For fans of reconstructions of ancient music, here’s a post by a friend about a recent reconstruction of an ancient Greek tragic chorus – complete with a link to a podcast of the piece’s first performance!
Greek Tragedies were as much musical as theatrical performances. Much of the text uttered by the Chorus, and some by individual characters as well, was sung. The ancient tragedians were as much composers as writers, creating both the texts and the musical settings. Indeed, in Aristophanes’ Frogs, when the ghosts of Aeschylus and Euripides fight […]
For any teachers who might be readers of this blog, the Faculty is taking bookings now for school visits during the next academic year – groups of Key Stages 3-5 students from maintained schools can visit the Museum of Classical Archaeology, listen to a talk by a Classics lecturer, and tour a college, plus there’s a free lunch on offer! (and help with travel expenses is available too). Students don’t have to be studying any particular topics, just to be interested in learning more about the ancient world.
Check out the Faculty’s outreach site here, and if you’re a teacher interested in bringing your students, talk to our outreach co-ordinator Jennie Thornber (jlt39 [a] cam.ac.uk; 01223 767044).
I’ve just been introduced (via a post shared by our Faculty library) to the European Music Archaeology Project, who are reconstructing all sorts of different ancient musical instruments and then playing them. Check out their Youtube channel for a long list of videos of instruments from prehistoric and classical Europe and the Middle East – or here are a couple of classical ones, an ancient Greek aulos (double flute) and some Etruscan trumpets!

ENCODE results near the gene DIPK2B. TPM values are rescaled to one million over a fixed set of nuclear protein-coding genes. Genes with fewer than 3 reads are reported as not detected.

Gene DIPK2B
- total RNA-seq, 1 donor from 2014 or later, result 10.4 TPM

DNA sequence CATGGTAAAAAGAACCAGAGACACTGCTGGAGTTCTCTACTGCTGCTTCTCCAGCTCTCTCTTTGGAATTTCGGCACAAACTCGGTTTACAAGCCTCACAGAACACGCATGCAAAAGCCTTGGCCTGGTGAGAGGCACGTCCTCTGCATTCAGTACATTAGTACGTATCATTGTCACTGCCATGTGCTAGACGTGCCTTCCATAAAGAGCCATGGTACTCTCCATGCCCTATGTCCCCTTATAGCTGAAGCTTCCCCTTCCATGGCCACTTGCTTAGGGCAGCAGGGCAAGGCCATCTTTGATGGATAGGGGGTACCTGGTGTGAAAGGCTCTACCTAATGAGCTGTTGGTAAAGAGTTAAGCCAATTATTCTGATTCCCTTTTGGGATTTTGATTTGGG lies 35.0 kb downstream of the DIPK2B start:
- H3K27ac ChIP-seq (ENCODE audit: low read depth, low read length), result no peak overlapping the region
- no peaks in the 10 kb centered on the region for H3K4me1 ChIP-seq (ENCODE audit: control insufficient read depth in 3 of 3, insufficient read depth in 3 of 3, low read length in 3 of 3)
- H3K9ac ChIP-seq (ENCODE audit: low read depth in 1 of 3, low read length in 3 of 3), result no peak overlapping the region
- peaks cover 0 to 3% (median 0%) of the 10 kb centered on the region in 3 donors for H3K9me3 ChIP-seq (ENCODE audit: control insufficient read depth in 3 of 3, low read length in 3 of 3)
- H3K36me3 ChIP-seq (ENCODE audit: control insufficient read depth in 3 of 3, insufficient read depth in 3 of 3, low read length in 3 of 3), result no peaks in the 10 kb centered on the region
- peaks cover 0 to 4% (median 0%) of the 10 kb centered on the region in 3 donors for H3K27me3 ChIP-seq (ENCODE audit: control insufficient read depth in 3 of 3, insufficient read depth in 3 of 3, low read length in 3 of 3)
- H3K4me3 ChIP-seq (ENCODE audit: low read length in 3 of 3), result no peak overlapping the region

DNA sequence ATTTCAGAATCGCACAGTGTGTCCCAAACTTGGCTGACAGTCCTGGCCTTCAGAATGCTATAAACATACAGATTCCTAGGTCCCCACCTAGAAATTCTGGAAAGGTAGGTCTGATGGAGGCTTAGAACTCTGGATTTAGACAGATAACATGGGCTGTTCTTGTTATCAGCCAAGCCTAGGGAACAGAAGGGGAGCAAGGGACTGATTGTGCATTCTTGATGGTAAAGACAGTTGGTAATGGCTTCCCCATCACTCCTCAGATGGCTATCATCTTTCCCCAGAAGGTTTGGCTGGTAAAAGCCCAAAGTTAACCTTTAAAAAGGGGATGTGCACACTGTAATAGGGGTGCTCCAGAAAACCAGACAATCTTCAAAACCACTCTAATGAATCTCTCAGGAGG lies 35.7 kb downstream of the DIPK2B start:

The tablet looks beautifully well preserved – in the picture you can clearly see the indentation in the middle which would have held the wax for writing on (unlike most of the tablets found at Vindolanda, which were written in ink). We’ll presumably have to wait until the tablet is cleaned and conserved to find out whether there are any traces of writing preserved on the wood – which happens when the stylus went right through the wax and scratched the wood underneath – and whether they’re at all readable (as some of the stylus tablets found in London have been). Fingers crossed…
Another fantastic short video from Barefaced Greek, this one from Euripides’ Trojan Women, set in the aftermath of the Greek army’s sack of Troy: Poseidon and Athena agree to destroy the Greek fleet on its way home:
It’s become a tradition for Cambridge classical linguists to get together in Easter term and attempt to read inscriptions in languages most of us know nothing about, so this term Philip Boyes has been leading sessions on the ancient Semitic language Ugaritic. Related to modern languages like Hebrew and Arabic, and other ancient Near Eastern languages like Phoenician, Ugaritic was spoken in an area of what’s now northern Syria. The written evidence comes from several archives of clay tablets in the city of Ugarit – these cover a wide range of genres, from administrative texts to letters to poetry. Continue reading “Ugaritic Clay Play Day”